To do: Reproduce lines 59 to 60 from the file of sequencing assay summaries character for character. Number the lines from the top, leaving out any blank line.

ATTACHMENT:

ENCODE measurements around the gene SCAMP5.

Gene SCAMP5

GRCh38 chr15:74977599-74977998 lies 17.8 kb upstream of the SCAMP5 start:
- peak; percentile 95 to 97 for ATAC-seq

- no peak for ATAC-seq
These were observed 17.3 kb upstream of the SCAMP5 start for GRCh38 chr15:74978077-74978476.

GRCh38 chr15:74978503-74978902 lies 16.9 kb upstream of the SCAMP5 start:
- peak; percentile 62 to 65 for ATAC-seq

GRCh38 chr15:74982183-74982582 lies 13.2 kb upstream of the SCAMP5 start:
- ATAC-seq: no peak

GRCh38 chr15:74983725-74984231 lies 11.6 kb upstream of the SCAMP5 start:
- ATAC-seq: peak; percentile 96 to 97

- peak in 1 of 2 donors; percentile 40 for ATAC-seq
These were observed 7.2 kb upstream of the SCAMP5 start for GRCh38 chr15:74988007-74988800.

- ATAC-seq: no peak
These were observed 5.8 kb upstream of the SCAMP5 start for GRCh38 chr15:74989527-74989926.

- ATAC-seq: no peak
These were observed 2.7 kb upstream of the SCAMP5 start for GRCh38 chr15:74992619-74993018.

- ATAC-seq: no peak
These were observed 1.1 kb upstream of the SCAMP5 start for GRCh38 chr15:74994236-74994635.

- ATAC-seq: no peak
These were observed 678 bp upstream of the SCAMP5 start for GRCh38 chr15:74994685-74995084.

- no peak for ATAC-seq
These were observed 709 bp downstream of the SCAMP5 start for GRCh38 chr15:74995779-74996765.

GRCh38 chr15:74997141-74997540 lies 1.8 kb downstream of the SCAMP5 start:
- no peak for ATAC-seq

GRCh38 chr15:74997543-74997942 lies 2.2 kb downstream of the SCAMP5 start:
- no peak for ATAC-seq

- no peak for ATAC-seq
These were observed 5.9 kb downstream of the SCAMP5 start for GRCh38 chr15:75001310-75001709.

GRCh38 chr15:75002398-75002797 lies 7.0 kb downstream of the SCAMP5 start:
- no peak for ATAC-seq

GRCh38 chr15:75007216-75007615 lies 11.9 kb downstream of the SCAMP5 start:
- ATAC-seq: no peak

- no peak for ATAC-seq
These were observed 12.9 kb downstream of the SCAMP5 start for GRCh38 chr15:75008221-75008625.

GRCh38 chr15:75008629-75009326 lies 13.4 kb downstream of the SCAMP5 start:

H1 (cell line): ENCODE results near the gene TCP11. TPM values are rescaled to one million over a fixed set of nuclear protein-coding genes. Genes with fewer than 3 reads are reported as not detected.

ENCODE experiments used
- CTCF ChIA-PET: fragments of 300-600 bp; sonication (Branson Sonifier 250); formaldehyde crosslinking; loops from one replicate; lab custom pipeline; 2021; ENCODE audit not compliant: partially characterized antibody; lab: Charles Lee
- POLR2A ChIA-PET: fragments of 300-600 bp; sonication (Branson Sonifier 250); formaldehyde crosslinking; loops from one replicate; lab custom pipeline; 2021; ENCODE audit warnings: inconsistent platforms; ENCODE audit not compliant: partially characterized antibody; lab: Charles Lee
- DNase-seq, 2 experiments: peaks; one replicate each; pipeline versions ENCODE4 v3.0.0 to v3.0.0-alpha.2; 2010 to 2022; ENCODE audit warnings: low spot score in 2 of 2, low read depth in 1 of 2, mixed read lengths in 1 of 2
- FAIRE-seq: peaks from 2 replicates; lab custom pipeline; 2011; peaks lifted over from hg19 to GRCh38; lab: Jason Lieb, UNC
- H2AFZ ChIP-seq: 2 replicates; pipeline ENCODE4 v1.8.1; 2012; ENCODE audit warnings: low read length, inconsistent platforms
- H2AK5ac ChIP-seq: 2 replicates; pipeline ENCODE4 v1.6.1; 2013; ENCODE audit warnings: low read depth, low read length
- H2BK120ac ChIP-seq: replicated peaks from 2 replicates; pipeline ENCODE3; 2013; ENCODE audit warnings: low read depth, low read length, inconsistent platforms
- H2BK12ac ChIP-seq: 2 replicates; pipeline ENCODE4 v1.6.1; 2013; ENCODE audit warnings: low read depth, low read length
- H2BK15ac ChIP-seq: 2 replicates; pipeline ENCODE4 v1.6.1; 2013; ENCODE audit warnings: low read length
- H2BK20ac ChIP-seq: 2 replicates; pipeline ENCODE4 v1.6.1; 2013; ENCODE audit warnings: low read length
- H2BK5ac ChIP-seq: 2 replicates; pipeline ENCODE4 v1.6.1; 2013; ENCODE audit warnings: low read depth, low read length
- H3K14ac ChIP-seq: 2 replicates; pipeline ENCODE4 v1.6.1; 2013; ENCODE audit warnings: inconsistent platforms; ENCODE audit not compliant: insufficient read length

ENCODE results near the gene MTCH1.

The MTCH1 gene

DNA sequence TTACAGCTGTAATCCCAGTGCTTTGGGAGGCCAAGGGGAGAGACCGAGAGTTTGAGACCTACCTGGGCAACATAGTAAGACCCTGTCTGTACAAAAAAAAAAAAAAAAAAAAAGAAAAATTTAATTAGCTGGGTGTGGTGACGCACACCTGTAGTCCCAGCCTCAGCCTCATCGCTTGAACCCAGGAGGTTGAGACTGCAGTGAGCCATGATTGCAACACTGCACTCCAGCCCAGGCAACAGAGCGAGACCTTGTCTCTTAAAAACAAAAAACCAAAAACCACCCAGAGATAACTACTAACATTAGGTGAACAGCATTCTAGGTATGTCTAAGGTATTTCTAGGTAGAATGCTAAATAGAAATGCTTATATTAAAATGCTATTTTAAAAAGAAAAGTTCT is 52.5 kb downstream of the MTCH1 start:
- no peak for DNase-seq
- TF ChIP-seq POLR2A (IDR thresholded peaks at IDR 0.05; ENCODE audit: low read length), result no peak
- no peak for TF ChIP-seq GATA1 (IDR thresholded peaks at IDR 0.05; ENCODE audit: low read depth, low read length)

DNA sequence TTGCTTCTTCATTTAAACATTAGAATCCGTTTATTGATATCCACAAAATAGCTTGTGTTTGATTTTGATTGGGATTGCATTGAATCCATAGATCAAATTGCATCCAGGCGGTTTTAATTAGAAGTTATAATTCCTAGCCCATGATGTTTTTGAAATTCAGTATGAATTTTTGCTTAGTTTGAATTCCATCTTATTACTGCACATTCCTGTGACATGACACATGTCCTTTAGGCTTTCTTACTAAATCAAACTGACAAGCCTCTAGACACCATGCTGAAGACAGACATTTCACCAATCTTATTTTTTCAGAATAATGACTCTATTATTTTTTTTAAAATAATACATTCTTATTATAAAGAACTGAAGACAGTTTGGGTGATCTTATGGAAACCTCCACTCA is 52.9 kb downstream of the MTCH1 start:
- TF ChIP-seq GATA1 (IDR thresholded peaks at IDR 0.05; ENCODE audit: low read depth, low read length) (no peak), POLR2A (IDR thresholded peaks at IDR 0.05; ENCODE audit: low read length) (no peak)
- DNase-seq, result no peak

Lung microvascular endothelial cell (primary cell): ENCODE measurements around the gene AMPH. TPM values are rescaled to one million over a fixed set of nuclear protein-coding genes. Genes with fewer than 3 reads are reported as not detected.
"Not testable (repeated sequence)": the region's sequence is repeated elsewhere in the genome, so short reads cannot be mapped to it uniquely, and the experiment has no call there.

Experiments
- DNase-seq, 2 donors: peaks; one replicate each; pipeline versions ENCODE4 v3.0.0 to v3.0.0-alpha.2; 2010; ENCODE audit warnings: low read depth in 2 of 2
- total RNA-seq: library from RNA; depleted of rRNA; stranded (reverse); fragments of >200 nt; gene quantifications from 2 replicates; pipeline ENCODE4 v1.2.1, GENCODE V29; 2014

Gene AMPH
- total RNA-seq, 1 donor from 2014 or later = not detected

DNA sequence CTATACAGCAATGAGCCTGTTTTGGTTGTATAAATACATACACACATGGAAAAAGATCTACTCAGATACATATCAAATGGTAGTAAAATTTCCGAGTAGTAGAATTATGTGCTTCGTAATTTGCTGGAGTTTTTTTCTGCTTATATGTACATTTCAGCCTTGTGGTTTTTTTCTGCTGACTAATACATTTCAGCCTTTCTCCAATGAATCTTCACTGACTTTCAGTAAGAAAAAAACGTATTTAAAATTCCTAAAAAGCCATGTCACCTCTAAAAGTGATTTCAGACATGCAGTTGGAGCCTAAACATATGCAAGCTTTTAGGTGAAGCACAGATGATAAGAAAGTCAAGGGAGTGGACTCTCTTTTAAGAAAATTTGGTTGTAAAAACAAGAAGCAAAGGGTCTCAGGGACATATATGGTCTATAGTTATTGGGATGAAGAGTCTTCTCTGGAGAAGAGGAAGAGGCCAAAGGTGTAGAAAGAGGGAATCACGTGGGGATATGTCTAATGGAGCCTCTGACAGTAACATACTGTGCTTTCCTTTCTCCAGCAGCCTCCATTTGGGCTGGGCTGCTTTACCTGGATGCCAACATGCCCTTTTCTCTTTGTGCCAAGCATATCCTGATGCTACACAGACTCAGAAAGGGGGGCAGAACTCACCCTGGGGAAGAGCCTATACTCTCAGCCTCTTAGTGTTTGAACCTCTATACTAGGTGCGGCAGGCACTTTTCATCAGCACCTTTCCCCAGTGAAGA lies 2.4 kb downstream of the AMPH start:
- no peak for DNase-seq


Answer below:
- TF ChIP-seq GATA1 (IDR thresholded peaks at IDR 0.05; ENCODE audit: low read depth, low read length) (no peak), POLR2A (IDR thresholded peaks at IDR 0.05; ENCODE audit: low read length) (no peak)
- DNase-seq, result no peak